What's the point in cancelling the live telecast if you're going to insult the memories of the dead, even if it was unintended? A much better thing to do would be to incorporate a few minutes of silence in the party (three minutes would be ideal, I think), and go ahead and telecast it. Imagine what a powerful, moving statement that would be. The throngs of partygoers, all standing silent for three minutes in sombre remembrance and introspection. The DJs with their heads bowed atop their turntable thrones. Three full minutes of silence. Live.

Too bad, you had your chance, and fucked it up.

I'm getting really sick of the news media, but it seems that's the way things are. They thrive on paranoia, doubt, guilt, and this one desire within all of us - to find out that other people are having it worse than us, so we can feel better about our pathetic lives. They latch onto anything, the bigger the better, and create a media frenzy over it. Like a friend said last night, if they can be fascinated by the Huang Na (little Chinese girl who went missing and was killed) incident for two whole months, imagine the field day they must be having now.

Fuck them. I want no part of this.

Addendum: My apologies. They did observe a minute of silence at the event.

From the press release:
As a national broadcaster, MediaCorp is mindful of the sentiments of Singaporeans as well as those of our neighbours whose countries were directly affected by the tsunamis. The cancellation is in line with our initiative to use all our media platforms to drive the Red Cross' aid efforts.

And how exactly are you driving the aid efforts by showing that movie? You can still run ads during the live telecast, and even modify the contents to drive the message home, which you can't do for a movie. Seriously, I don't know what kind of brains these people have.

Saturday, January 01, 2005

Walking in Geylang

I passed by my primary school the other day while location scouting. I've often walked or driven by with friends, and have even pointed out to some of them where I used to do this and that. However, this was the first time I came with a camera.

I had a good time in primary school, as far as I remember. I think most people do. It's hard not to when you are little, naive, with no expectations, and life hasn't fucked you up beyond belief yet.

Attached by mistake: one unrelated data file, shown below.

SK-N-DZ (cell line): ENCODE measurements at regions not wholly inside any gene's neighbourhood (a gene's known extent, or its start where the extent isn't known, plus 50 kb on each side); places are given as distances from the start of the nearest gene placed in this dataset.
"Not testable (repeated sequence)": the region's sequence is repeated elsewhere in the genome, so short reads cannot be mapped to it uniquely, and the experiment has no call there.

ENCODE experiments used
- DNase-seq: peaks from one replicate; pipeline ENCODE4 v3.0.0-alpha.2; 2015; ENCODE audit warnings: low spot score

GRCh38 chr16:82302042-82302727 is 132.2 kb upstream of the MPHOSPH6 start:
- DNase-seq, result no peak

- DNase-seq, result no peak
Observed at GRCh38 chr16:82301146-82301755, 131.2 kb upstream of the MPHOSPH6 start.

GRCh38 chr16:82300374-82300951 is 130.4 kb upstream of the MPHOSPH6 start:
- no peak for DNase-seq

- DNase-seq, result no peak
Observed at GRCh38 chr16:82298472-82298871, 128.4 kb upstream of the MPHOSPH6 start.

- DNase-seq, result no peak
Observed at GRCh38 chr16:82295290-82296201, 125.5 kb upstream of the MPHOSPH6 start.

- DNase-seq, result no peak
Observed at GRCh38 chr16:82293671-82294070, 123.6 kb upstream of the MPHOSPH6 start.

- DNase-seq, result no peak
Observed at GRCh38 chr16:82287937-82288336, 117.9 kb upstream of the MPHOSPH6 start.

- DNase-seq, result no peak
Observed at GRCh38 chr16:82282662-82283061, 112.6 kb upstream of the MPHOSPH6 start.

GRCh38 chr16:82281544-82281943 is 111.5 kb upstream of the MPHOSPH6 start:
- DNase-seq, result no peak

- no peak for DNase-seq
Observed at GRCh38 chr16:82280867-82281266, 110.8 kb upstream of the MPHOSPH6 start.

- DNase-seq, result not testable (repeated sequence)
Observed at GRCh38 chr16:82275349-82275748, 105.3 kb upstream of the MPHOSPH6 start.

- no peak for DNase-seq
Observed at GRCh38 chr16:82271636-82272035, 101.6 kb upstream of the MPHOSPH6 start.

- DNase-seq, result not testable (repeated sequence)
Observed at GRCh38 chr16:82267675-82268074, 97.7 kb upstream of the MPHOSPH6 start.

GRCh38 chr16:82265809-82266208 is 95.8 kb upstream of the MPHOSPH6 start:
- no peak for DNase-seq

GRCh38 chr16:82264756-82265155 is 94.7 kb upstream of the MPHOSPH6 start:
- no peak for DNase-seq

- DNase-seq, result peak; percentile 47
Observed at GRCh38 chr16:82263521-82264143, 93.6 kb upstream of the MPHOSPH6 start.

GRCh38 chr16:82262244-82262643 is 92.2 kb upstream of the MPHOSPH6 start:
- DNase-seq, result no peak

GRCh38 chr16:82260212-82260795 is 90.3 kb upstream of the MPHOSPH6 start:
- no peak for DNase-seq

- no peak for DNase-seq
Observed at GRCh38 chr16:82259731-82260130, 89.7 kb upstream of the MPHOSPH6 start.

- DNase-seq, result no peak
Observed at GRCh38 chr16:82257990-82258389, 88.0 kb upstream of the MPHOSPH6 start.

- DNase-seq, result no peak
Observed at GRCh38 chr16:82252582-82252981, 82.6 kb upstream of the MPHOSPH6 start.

Every school has its own little set of eccentricities; rules and regulations which make no sense to anyone except the administrators. We had a rule stating that we had to bow to the huge statue of Lord Buddha whenever we crossed in front of it. Well, it wasn't really a strange rule since it was a Buddhist school. I mean, I'd imagine Christian schools having mass hallelujah outpourings and shit like that.

MBS front

Behind the van, you can kinda make out the entrance to the hall. Lord Buddha sat at the very end of it, cross-legged, on top of the big, black marble-paved stage, behind a shield of glass. He stared out peacefully, blissfully on the masses of kids in front of him, his lips curled up in a slight smile. His hand was raised permanently in a gesture of blessing, rising from the folds of his gold-plated robes. I tended to avoid his eyes. They looked scary to me, like he knew too much about what I was thinking.

Now the statue is gone. I peeked in from the gates and there was just empty space where he used to be. Of course, since the school building has now become a halfway house, I don't suppose they have any need for huge-ass statues with gold-plated robes, regardless of how blissful they look.

The hall was huge and cavernous, and was often dark, except for Lord Buddha, who was almost always from within his glass enclosure. There were ping pong tables at the other end of it, where we whiled away many hours.

On both sides of the hall were dark, narrow concrete stairs with a bold stripe painted in the middle of the steps. There were arrows pointing up and down on the top and bottom of each flight of steps, indicating which side of the stairs you were supposed to stay on. As a general rule, you were supposed to keep left. You were also supposed to be well-behaved while getting from place to place - no yelling or running was allowed. I once got smacked on the palm for doing both at the same time, having the ass-luck to run into the discipline master on the stairs.